‘The Walking Dead’: Melissa McBride on Carol’s New Outlook and If There’s Truly Just One Way

Gene Page/AMC
Melissa McBride as Carol Peletier, Daniel Newman as Daniel, Khary Payton as Ezekiel

I knew it. But you knew it, too. We all suspected that Carol’s (Melissa McBride) little cottage by the road was close enough to The Walking Dead‘s Season 7 action for her to find out just how not-OK the Alexandrians are—even after Daryl fibbed. Because we also know Daryl’s ability to fib to Carol only goes so far. Like, nowhere. And in Sunday’s episode, she got the real body count in a stunner of an episode. Not a moment too soon, since Michonne, our other once-ironclad lady warrior, seemed to go a little soft last episode. It’s giving me the pinchies, along with Maggie being so damned MIA.

TV Insider caught up with McBride just before the second half of Season 7 debuted to beg a few hints about how long Carol could really keep herself in the dark. And if solitude would serve her well in the first place. McBride called Carol’s self-imposed bubble not a means of escaping the world, but rather a way to regain her footing therein.

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“When I think of where she’s come from — with a controlling, abusive husband, and then being in a world like the apocalypse that is suddenly dictating how you have to survive, only one way to survive [see also: the Oh So Meaningful Street Sign in Sunday’s episode]—I think there is a taking back her own control and saying, ‘I want to get back to myself and understand what’s going on here. Is there another way? I don’t want anybody to tell me. I can figure this out by myself,” she explained.

And now there is no escaping reality. It’s what you do with that knowledge that counts. And where you fit into the bigger picture you cannot escape (Morgan! Gregory!).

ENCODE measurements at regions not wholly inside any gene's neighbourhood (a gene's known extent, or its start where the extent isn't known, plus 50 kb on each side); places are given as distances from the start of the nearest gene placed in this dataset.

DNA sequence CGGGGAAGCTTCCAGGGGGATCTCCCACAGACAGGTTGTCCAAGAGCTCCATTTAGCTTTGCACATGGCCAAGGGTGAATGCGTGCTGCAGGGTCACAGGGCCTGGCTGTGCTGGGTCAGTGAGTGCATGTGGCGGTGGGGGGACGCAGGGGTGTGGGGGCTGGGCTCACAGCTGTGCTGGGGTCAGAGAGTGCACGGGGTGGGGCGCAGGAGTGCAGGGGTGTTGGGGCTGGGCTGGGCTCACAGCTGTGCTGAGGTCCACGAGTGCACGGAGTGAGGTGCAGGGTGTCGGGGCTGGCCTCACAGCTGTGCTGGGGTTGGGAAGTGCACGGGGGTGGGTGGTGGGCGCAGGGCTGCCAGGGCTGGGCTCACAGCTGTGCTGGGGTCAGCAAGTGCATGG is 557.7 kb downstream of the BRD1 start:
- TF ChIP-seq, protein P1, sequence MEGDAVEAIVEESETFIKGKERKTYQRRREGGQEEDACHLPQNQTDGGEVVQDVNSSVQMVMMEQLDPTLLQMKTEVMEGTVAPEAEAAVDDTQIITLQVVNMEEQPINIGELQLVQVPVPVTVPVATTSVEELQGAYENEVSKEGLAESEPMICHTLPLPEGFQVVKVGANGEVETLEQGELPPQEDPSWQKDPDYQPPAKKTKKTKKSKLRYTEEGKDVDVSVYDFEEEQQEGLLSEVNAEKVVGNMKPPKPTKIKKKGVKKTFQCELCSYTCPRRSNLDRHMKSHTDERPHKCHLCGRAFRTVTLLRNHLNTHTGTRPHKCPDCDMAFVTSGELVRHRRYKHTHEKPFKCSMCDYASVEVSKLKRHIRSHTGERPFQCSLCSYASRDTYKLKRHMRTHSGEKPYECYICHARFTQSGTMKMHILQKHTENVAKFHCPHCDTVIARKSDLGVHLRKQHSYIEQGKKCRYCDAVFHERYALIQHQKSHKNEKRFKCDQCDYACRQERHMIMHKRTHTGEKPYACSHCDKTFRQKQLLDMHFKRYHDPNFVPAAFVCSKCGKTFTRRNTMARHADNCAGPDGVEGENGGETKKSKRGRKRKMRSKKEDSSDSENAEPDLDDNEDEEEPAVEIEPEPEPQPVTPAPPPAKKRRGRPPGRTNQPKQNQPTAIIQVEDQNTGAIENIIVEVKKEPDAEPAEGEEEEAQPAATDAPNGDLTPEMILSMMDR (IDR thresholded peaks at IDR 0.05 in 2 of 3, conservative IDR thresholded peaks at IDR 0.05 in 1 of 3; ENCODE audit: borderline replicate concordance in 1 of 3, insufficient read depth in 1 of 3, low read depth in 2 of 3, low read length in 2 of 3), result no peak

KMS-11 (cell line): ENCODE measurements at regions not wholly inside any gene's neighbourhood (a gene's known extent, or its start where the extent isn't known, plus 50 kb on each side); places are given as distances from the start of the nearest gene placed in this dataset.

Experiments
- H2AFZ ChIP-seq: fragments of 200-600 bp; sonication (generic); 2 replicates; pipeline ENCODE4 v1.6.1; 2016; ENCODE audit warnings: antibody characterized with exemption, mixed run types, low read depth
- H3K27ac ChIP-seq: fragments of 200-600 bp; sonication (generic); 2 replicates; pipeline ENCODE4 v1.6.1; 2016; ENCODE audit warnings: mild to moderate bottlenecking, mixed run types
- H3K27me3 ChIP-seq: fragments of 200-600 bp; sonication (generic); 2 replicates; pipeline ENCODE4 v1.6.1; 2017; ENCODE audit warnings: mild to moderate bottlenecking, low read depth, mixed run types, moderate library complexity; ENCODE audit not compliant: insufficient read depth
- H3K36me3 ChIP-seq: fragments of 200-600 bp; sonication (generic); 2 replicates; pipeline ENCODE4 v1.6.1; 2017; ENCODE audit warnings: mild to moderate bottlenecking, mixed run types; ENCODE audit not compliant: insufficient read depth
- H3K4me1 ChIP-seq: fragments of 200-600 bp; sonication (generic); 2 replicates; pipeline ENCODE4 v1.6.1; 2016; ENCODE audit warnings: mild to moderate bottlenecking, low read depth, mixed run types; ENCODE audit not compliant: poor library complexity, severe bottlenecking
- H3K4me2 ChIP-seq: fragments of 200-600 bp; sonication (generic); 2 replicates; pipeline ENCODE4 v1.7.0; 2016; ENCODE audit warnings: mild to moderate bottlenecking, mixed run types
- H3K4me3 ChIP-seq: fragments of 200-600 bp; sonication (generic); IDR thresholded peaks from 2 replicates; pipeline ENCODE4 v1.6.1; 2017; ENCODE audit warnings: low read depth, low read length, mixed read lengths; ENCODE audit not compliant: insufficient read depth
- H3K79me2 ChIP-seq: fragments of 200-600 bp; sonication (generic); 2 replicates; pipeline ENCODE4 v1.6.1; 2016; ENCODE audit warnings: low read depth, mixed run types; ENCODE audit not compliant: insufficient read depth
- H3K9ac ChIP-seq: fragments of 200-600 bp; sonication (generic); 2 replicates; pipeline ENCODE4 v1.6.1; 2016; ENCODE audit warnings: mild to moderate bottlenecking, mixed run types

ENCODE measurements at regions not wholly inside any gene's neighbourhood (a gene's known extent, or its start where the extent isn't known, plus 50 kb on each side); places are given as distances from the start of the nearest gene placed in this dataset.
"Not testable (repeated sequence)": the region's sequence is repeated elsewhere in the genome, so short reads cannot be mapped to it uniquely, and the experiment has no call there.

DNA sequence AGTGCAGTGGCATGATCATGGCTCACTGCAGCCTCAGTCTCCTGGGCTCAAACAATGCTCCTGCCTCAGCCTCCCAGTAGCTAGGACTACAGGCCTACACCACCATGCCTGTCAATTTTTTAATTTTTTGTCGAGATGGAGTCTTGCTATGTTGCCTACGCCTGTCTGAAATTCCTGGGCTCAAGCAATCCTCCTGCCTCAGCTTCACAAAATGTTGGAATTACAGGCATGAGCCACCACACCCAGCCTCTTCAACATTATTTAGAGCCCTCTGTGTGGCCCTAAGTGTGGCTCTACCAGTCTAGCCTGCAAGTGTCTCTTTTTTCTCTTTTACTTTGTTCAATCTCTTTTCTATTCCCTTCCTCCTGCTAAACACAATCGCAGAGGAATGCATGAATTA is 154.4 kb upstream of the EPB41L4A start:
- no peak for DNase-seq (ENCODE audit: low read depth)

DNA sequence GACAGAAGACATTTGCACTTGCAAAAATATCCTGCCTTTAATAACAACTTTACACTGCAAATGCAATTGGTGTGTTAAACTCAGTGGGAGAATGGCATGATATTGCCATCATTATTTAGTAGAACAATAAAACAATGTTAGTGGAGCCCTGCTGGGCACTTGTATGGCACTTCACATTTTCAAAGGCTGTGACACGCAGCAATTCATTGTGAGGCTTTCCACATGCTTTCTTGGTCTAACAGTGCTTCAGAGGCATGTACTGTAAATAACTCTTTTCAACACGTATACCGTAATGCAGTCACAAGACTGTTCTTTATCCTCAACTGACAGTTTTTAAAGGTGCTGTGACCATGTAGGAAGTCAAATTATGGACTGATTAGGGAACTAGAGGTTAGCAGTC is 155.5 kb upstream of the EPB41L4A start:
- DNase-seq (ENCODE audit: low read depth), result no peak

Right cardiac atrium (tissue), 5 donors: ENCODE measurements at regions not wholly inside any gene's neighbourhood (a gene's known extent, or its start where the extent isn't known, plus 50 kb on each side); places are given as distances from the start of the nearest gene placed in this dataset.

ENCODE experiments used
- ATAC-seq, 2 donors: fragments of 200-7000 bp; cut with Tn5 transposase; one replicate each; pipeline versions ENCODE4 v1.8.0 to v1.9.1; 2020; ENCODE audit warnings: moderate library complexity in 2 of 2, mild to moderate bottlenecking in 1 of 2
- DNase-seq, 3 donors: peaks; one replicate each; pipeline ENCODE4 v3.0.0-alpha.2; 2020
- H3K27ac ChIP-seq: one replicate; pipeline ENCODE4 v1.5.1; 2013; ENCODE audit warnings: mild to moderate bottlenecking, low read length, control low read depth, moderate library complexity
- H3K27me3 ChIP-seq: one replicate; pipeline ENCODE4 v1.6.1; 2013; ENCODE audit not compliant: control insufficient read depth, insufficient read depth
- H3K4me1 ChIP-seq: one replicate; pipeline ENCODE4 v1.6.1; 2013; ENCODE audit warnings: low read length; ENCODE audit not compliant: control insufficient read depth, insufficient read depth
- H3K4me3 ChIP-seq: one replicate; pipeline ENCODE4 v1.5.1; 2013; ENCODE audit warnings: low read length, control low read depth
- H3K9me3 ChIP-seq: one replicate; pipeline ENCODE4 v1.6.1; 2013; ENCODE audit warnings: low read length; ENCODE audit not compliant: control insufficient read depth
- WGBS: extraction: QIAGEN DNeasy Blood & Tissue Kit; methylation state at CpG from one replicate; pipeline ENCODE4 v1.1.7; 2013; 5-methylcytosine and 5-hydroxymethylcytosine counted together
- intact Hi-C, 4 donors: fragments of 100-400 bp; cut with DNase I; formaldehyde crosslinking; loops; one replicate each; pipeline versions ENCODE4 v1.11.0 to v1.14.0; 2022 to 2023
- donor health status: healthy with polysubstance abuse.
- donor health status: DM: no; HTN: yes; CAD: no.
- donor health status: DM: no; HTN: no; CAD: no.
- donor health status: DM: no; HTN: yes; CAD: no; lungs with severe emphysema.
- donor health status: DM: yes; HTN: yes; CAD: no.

“The bigger question is, how does each of those groups deal with facing the same situation with the different types of knowledge that they have?” McBride said. “There’ll be more interactions with Carol and Morgan, talking about how we’re just trying to understand their perspectives and how their points of view can fit into this world. Where is that happy place?”

McBride doesn’t want viewers to rule out a happy—or at least happier—place, even though all signs point to an epic conflict.

“I hope people certainly don’t get lost in just anticipating this big war,” she shared. “There’s so much more going on in the midst of all of that.” Hence, our hearts leapt a little when we saw Carol return to the Kingdom and reveal her resolve to the one soul besides Morgan she knew would understand her grief at returning to war—then sit down beside an orphaned Henry and plant seeds of better days, even so. Poignant Walking Dead fun fact: The lad is played by Macsen Lintz, younger brother of Madison Lintz, who played Carol’s doomed daughter Sophia. TWD feels.

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McBride also pointed to the Maggie/Enid bond as further hope for the future and a passing on of wisdom that isn’t all about firing a gun.

“There is so much potential for storytelling in that relationship,” she said. “That’s certainly a new aspect of Maggie that I’m enjoying seeing, given the circumstances she’s endured, the loss [for Enid, too]. The idea that there is new life right there. As she loses one, she’s carrying another. Even though we know that there is some sort of war on the horizon, there is still the feeling of hope. Just to see them all coming together and knowing that there is new life on the horizon there, it’s just so…hopeful.”

Carol’s rejoining the Kingdom also delivers a long-awaited bonus for McBride herself—reunions with costars she hasn’t seen in awhile.

“I miss my people,” she chuckled. “But I’m also enjoying the new characters that have been introduced in the world that she’s in, in the Kingdom. You’re not shooting every episode, and then you see new faces and they’ve been here since the beginning of Season 7 and you haven’t even met them yet. When you first get introduced, it’s like, ‘Oh, OK, you’re that guy. Gotcha!’”

Still, Carol’s solitude did equate with increasingly cozy fan interactions for McBride.

“It always goes really quiet,” she laughs. “I’ll be out somewhere and I’ll see, in the periphery, somebody stop in their tracks. Then they turn away, and then they turn back with a cell phone in their hand. Then I’ll look over at them, and they’ll go, ‘It’s you, right?’ I’ll smile. Then they get really quiet and they whisper, ‘Oh, my gosh, can I have a hug?’ So we just have a really quiet hug. It’s really sweet.”

The Walking Dead, Sundays, 9/8c, AMC